potential of biotechnology. In 1980 Novo promoted itself in New York
and US investors began to buy its shares and convertible bonds in
London. By the end of the year its share price was double its 1997 price
and the company was 30% foreign-owned.
In 1981, Novo sought to expand its appeal to US investors by creating
American Depositary Receipts (ADRs), obtaining an over-the-counter
listing on NASDAQ and preparing for a listing on the New York Stock
Exchange. The challenge was to prepare accounts according to US
accounting standards and to ful¬l the stringent information disclosure
rules in the US. Its share price continued to rise, and the Danish
investment community persistently described the company as grossly
overvalued. When Novo made a $61mn share issue in New York, Danish
investors sold hard, while US investors piled in, con¬dent that the NYSE
listing would provide adequate liquidity, which had previously been
a worry. The company had achieved its objectives “ access to much
more capital at a signi¬cantly lower cost.

» Multinational companies and their af¬liates are a hugely impor-
tant element in world trade, accounting for around a third of the
world™s GDP. Although the biggest MNCs are concentrated in
a few sectors, such as oil and autos, the diversity of MNC busi-
nesses is very wide. Since the 1980s, there has been a substantial
growth in the number of MNCs from newly industrialized coun-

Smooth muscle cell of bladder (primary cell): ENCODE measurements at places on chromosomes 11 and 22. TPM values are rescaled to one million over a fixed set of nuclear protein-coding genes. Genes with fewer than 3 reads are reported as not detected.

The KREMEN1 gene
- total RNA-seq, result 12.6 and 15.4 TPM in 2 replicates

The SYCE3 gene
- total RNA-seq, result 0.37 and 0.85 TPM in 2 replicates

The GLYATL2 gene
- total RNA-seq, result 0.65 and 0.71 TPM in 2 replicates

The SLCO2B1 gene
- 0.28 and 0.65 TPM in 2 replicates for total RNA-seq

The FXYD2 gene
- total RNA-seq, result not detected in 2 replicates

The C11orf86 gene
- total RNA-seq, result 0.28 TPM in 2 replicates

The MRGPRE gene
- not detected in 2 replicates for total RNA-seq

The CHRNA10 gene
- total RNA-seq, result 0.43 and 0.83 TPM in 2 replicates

tries, particularly in East Asia, a region that has become a third
major force in world trade (the others being the US and Europe).
» MNCs can have substantial effects on the economies of countries
and there is tension between them and governments who, while
wanting the bene¬ts that foreign MNCs can bring, wish to
regulate their activities.
» Companies have substantial opportunities to improve their
¬nancial position by issuing shares or borrowing in the global
markets. While the biggest MNCs enjoy these bene¬ts as a

matter of course, many smaller ¬rms are hampered by regula-
tions, high costs, and limited available capital at home. Although
the ˜˜escape™™ to global ¬nancing is dif¬cult and costly, many
well-run ¬rms have succeeded in achieving this during the last
two decades.
» Although a listing on a major world stock market, such as the
New York Stock Exchange, offers the potential for a large,
liquid supply of capital, companies need to manage the process
of getting there very carefully. Many ¬rms begin by issuing
Eurobonds, which helps to raise pro¬le and gain credibility